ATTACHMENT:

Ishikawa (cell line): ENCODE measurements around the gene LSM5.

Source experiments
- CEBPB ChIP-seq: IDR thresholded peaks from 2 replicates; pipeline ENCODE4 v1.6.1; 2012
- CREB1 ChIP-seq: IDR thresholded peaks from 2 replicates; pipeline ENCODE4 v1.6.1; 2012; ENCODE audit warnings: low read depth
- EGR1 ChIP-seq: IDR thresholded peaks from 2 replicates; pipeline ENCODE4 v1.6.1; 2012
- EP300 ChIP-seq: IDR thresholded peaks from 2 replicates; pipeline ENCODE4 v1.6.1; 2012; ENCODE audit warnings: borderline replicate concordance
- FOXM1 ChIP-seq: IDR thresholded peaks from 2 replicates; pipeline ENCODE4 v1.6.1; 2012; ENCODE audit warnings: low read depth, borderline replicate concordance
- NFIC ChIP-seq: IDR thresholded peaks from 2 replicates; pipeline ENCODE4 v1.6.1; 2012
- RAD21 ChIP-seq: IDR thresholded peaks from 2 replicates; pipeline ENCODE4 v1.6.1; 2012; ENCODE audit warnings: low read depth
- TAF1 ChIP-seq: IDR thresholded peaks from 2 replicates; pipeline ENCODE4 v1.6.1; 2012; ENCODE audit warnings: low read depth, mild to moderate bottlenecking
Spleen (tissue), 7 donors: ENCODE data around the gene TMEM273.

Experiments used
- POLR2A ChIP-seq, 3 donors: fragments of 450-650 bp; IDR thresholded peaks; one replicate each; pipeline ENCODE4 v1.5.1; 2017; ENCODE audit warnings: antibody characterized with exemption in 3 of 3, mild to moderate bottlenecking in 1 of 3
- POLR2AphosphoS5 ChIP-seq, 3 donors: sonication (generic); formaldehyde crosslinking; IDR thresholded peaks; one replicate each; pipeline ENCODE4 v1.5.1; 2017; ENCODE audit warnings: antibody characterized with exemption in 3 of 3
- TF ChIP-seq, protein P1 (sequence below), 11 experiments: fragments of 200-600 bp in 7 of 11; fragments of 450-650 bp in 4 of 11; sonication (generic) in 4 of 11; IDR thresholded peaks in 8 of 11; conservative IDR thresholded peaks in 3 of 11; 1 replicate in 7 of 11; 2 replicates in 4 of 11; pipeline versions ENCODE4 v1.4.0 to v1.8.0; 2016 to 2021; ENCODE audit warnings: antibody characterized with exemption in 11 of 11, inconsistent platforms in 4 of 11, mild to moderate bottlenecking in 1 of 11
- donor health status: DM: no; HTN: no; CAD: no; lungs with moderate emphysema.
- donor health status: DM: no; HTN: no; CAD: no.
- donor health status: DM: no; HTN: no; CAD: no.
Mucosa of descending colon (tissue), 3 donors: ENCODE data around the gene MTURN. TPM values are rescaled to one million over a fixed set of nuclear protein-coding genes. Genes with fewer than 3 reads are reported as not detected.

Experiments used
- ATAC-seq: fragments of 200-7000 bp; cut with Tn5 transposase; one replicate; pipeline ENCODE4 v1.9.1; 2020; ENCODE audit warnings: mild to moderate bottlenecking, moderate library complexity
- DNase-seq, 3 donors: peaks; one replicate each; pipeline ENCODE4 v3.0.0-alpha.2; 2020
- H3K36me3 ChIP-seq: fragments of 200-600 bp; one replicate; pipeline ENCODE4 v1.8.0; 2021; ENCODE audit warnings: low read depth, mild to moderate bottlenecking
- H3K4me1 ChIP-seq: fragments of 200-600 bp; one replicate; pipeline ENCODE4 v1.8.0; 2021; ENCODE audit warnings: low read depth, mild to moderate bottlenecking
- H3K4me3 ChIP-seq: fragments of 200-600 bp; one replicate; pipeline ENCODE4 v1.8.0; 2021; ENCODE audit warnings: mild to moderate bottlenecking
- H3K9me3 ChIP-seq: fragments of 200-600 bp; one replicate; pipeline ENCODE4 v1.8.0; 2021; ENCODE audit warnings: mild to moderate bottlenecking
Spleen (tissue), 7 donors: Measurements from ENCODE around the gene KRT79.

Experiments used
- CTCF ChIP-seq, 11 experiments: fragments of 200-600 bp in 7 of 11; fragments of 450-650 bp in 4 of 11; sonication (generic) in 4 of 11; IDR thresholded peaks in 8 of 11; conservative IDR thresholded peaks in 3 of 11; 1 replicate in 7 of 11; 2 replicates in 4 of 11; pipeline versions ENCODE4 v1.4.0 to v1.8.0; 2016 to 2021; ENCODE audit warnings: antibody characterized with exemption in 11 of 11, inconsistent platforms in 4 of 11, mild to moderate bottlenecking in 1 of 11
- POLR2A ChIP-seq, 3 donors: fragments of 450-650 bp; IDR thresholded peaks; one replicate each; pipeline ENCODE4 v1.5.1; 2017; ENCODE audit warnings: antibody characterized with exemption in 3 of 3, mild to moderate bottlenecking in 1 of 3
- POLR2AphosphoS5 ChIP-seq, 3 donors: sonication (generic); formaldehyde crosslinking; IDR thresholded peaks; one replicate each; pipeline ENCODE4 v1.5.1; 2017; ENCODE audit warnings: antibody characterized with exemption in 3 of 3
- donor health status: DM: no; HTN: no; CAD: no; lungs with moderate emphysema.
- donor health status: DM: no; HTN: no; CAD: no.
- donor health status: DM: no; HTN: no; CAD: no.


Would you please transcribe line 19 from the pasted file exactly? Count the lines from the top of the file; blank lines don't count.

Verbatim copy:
Mucosa of descending colon (tissue), 3 donors: ENCODE data around the gene MTURN. TPM values are rescaled to one million over a fixed set of nuclear protein-coding genes. Genes with fewer than 3 reads are reported as not detected.